What Is the Meaning of In-House Fabrication?

In-house fabrication is common in engineering.
In-house fabrication is common in engineering. (Image: engineering detail image by Brian Stewart-Coxon from Fotolia.com)

In-house fabrication is a term in the engineering industry for creating parts on your own premises, rather than relying on a supplier. A company's own staff can design and produce parts that fit their needs exactly, rather than needing to rely on using, or customizing, a supplier's existing products. This reduces outlay and delays, while improving flexibility and ownership of a project.


In-house fabrication works by designing and building customized parts by a company's own staff, for use in the company's own products. Whereas in standard construction, generalized parts may have to be adapted to suit specific needs, the purpose of in-house production is to minimize this extra processing and thus reduce cost.


When designing a product, consideration has to be given to the size, shape and availability of the components that will be used in its construction. However, if some or all of the component parts can be built in-house, it will be possible to design these components to better fit the specifications of the final product. Sleeker, more refined products are then possible; such as the PlayStation 3 console or Apple iPad.


Because the entire design and production process is controlled by one company, the potential for ownership of the entire product increases. Proprietary formats, such as Sony's Betamax, are possible because of in-house fabrication.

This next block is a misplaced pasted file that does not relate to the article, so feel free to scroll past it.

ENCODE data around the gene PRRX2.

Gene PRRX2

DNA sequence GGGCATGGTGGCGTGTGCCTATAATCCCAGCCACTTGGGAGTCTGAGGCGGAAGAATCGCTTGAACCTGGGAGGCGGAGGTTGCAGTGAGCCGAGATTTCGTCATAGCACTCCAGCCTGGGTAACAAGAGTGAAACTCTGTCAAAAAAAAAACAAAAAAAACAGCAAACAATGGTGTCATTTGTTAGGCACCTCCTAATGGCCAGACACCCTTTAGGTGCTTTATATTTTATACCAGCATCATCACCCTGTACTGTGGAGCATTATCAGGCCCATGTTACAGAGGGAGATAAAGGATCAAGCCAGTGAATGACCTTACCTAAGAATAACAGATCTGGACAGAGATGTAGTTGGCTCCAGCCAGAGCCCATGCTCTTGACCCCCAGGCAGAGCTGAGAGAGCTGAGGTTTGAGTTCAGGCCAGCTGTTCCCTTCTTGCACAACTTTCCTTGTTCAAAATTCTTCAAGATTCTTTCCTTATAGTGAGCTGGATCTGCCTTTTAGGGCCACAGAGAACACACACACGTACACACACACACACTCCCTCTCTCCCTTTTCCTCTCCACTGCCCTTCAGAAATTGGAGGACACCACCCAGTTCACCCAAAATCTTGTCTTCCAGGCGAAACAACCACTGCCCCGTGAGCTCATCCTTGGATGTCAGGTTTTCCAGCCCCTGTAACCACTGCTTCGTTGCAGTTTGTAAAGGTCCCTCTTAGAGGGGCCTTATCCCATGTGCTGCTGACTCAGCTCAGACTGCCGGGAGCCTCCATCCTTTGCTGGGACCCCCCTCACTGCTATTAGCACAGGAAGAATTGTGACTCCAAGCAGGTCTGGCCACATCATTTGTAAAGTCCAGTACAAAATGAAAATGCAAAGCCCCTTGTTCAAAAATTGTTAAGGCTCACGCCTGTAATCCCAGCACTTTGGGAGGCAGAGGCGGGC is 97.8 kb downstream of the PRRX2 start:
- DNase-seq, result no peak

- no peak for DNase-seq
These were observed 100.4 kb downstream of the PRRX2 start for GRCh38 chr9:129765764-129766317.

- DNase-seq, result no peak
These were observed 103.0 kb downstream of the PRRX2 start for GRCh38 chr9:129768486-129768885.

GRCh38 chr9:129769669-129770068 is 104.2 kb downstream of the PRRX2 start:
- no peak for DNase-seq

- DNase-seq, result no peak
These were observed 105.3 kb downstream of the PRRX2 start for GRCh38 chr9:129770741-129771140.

As the Dyson series of vacuum cleaners has demonstrated, another potential benefit of in-house fabrication comes from being able to patent the new component designs; leading to increased license sales from competitors and therefore the ability to restrict competition.

In-house fabrication allows component and process patenting
In-house fabrication allows component and process patenting (Image: radio components and the electrocircuit 3. image by wrangler from Fotolia.com)


In-house fabrication has many benefits, including increased communication between the producers of the parts and the end users, who will be working toward the same goal. Parts that would otherwise need specialist training to design and produce can be built by or in collaboration with the expert that needs it. Costs are minimized because the company does not need to rely on middle-men, or expend time and effort re-tooling parts to fit their particular needs.


Common misconceptions about in-house fabrication are that it increases production and design costs. However, because delivery time for parts is reduced, and existing design and production staff can be used on the component and end product, the cost difference is minimal. Furthermore, by cutting out suppliers it is possible to better forecast outlays for parts, and benefit from increased budgeting stability.

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